Father and son (Illustration by Joel Kimmel)
By the Hon. Jonathan Wilkinson, Minister of Environment and Climate Change Canada
Whenever I need to decompress, my mind turns to the boreal forest of northern Saskatchewan. It’s a place where I spent a lot of time from an early age, where we spent our summers canoeing as a family, and later my parents bought a small fishing and canoeing outfitting business in northern Saskatchewan. Each summer our family would put a couple of canoes on the top of a Volkswagen van and we would drive up into the northern reaches of the province. Once there, we would throw the canoes in a lake and paddle for a week or two.
When I was about 15 or 16, I took a canoe trip with my dad and a few of his friends down the Geikie River, which very few canoeists paddle down each summer. It’s a very remote whitewater river, and it’s a place where you can spend a couple of weeks and not see any other human being. It’s very wild. It is an ecosystem that is still very much like it was 100 years ago; an ecosystem in balance. You see black bears feeding on berries, but when you do, they don’t stick around for very long. You see moose coming down to drink in the river at times. If you’re very lucky, you see boreal caribou. I’ve only actually seen one in all the years I spent in the north.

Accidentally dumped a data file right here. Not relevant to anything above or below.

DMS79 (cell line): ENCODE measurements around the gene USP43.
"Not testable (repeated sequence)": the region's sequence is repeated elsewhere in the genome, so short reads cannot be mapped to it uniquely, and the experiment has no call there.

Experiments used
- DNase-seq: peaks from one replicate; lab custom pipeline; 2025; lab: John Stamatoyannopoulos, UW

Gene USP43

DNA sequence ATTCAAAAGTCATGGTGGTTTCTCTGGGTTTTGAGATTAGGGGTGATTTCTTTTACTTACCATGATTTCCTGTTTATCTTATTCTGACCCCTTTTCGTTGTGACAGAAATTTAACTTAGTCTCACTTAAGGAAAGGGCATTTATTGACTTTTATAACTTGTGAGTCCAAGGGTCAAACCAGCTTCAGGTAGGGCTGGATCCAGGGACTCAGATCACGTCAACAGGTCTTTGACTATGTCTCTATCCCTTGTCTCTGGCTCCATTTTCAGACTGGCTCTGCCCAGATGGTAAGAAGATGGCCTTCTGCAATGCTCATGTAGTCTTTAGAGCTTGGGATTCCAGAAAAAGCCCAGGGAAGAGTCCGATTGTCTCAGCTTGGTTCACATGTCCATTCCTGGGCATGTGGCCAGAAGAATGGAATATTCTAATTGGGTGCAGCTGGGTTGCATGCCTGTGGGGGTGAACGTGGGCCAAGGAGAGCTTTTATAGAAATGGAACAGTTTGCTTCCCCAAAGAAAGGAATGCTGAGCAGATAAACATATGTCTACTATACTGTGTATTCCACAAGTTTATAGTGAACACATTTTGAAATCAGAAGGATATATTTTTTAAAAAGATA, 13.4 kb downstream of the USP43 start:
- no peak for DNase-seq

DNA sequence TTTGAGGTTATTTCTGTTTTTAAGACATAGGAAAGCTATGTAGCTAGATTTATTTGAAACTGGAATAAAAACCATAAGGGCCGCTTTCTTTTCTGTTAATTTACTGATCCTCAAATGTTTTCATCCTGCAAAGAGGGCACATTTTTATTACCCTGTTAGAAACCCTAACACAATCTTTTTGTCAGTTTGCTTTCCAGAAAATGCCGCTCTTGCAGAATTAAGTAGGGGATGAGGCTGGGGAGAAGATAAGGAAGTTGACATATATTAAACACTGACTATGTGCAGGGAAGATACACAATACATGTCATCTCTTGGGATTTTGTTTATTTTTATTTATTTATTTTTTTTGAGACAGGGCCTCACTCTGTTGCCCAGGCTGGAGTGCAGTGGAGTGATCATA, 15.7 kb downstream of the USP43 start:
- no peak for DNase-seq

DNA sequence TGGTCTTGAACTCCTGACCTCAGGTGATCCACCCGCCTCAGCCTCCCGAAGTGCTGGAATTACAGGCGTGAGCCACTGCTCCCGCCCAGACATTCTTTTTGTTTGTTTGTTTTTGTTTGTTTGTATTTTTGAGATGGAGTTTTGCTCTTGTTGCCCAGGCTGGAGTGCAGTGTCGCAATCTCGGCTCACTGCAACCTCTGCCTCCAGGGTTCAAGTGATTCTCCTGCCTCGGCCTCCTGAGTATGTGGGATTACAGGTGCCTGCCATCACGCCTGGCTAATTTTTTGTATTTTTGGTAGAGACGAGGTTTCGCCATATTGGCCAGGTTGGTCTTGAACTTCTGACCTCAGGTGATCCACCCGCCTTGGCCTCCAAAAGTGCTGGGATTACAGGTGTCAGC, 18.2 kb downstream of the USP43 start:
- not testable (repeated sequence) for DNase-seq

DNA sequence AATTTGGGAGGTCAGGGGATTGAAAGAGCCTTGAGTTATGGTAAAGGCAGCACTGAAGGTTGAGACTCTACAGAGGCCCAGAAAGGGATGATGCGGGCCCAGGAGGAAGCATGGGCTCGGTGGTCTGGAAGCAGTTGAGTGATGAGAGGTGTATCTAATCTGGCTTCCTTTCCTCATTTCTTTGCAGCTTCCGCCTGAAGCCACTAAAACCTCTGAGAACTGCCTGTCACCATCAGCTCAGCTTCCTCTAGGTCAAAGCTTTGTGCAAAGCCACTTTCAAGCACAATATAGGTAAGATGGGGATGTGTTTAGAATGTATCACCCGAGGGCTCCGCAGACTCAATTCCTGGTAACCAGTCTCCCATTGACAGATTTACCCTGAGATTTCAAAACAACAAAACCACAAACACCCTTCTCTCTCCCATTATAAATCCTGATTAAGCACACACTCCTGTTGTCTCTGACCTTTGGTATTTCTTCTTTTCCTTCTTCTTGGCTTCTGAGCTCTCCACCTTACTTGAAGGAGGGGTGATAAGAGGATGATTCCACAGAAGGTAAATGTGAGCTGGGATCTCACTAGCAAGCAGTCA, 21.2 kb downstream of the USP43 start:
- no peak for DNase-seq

And of course, if you like to fish, there is an enormous abundance to catch as you come down the river, from Arctic grayling, to pickerel. That trip remains a very vivid memory, and it’s something that I know many are not so fortunate to experience. I still go to northern Saskatchewan every summer, and I started taking my daughters every year from the age of three. About five years ago, we flew up the Churchill River and canoed down for a week with their grandparents. That was something I was anxious to give them as an experience. My parents still live in Saskatchewan. Although public authorities have discouraged non-essential travel for the time being, I’m looking forward to the time when I can safely get back to the north.
This story originally appeared in the Summer 2020 issue of the Nature Conservancy of Canada Magazine. To learn more about how you can receive the magazine, click here.